Case study

Assistant acoustic consultant — Samuel Shapely

Less than a year after graduating, Sam's work experience and degree studies have helped him start his journey towards becoming a senior acoustic consultant

How did you get your job?

While completing my BSc (Hons) Sound Engineering at Southampton Solent University I undertook a year's work as an acoustic testing technician, performing sound insulation tests on building sites.

What does a typical working day involve?

  • driving to an office or building site and carrying out an acoustic survey (measuring the noise of the local environment)
  • undertaking calculations in the office to design mechanical plants, which helps me achieve criteria set by the council
  • contacting clients to organise future work projects.

What do you enjoy most about your job?

I enjoy the balance of work inside and out of the office, solving practical problems on a daily basis as every project is different and requires a different solution, the variety of work (sound insulation testing, background noise survey, mechanical plant commissioning, external plant assessment, plant room breakout assessments) and the mix of independent and team work.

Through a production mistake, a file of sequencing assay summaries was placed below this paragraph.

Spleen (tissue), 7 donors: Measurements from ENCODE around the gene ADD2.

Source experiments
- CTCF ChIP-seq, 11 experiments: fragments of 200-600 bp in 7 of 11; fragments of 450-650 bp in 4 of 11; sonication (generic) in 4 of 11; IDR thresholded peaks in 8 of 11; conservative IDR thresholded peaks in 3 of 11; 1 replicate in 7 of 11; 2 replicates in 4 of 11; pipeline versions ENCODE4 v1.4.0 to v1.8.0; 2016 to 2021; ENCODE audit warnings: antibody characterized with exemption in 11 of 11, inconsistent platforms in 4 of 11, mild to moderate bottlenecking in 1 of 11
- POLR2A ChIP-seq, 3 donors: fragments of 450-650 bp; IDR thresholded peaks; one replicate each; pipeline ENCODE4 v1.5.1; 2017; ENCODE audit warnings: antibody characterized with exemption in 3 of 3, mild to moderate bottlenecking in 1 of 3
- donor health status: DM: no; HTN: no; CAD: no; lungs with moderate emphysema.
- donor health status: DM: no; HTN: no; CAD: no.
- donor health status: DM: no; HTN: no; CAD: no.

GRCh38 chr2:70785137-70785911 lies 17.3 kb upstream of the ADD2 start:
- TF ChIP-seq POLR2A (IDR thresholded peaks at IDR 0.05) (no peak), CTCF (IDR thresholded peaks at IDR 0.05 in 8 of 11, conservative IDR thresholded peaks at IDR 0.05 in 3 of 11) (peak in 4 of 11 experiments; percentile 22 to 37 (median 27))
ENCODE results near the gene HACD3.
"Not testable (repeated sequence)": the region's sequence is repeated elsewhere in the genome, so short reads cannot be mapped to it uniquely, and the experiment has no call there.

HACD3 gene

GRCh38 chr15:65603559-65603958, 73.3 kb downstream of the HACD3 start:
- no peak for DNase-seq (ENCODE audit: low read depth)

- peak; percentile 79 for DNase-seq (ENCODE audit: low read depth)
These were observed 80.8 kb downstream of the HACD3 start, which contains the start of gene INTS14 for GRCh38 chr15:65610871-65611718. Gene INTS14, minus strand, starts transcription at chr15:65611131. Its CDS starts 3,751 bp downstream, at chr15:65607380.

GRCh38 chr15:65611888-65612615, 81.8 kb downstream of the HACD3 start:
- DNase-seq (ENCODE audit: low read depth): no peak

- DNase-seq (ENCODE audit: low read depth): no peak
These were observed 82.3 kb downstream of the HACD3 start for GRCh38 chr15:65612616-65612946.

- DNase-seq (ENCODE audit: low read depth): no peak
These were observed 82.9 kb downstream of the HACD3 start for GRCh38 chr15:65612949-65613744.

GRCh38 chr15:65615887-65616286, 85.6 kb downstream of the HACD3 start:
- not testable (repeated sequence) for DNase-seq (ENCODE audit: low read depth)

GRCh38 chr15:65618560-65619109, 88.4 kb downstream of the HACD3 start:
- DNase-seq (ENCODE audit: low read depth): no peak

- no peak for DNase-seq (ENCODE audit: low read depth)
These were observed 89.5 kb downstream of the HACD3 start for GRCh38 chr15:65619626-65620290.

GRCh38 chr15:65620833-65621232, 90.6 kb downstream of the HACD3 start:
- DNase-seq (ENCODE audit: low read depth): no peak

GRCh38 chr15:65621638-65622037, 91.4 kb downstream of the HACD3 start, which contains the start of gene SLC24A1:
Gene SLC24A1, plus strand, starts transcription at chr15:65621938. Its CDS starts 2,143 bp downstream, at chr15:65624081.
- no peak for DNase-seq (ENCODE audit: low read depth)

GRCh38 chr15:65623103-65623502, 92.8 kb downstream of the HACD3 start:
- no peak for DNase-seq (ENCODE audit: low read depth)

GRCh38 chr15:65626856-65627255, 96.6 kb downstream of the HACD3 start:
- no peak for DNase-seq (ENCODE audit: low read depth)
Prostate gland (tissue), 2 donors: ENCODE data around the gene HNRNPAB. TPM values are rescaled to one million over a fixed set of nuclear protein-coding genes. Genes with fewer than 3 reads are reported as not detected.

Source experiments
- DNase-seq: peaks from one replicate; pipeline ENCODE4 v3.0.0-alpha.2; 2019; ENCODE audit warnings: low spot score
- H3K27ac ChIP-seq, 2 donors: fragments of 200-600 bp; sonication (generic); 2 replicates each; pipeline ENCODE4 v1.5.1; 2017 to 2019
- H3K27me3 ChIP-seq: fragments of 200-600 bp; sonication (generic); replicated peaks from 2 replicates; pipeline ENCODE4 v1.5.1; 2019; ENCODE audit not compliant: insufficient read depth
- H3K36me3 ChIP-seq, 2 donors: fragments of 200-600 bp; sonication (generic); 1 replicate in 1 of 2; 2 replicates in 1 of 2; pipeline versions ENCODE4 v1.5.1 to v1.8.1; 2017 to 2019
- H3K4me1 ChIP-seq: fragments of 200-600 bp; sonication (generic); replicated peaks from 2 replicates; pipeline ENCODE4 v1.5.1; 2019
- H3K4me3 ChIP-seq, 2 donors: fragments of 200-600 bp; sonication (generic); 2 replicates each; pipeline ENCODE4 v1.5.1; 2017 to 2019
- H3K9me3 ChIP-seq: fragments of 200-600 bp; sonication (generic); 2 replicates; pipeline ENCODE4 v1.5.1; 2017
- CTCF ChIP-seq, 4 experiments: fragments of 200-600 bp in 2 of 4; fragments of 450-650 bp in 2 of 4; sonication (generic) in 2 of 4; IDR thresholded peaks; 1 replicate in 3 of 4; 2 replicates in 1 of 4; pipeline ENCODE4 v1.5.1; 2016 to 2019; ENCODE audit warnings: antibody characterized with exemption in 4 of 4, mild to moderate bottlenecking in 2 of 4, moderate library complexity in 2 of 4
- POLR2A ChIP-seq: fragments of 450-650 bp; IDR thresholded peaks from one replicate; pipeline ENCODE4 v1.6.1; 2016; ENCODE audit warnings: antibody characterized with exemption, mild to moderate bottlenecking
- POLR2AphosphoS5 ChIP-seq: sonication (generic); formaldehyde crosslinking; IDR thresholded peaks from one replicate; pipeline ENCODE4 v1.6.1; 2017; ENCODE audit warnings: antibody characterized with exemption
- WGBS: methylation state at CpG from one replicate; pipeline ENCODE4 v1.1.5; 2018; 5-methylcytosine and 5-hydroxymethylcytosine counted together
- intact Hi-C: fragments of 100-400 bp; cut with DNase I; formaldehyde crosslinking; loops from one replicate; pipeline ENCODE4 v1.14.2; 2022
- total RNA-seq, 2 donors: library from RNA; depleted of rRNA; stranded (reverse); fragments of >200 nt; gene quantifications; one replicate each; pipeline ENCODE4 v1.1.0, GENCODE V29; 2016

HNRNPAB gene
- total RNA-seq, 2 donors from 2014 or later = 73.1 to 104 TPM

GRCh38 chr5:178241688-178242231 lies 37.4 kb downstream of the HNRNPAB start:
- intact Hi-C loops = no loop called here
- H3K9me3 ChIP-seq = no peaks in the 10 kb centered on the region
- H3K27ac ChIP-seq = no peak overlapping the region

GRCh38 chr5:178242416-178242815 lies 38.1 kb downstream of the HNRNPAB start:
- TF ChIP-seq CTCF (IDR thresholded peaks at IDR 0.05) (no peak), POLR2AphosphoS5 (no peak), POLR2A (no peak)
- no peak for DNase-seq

What are the challenges?

I occasionally have to work antisocial hours, sometimes through the night or with early starts.

Managing my own time to ensure tasks are completed by required deadlines is something else that can present challenges.

Finally, driving long distances. I work all over the country, which can involve having to stay in hotels and periods of time away from home.

In what way is your degree relevant?

My degree was fairly relevant. However, while it taught me some basic information in acoustics, I have done the majority of my learning for this role on the job.

How has your role developed and what are your career ambitions?

I am now undertaking bigger projects and becoming more independent in my work. I have recently established a good client base which I have built strong relationships within. I have aspirations of designing the acoustics for schools, offices and residential flats.

My ambitions are to continue in the acoustic industry and become an acoustic consultant, followed by a senior acoustic consultant.

What advice can you give to others wanting to get into this job?

  • become a student member of the Institute of Acoustics (IOA) and consider undertaking the IOA Diploma
  • read relevant acoustic standards, such as British Standard: 4142 (2014) and Approved Document E
  • become familiar with acoustics terminology such as LA90, LAeq, ambient noise, background noise and residual noise.

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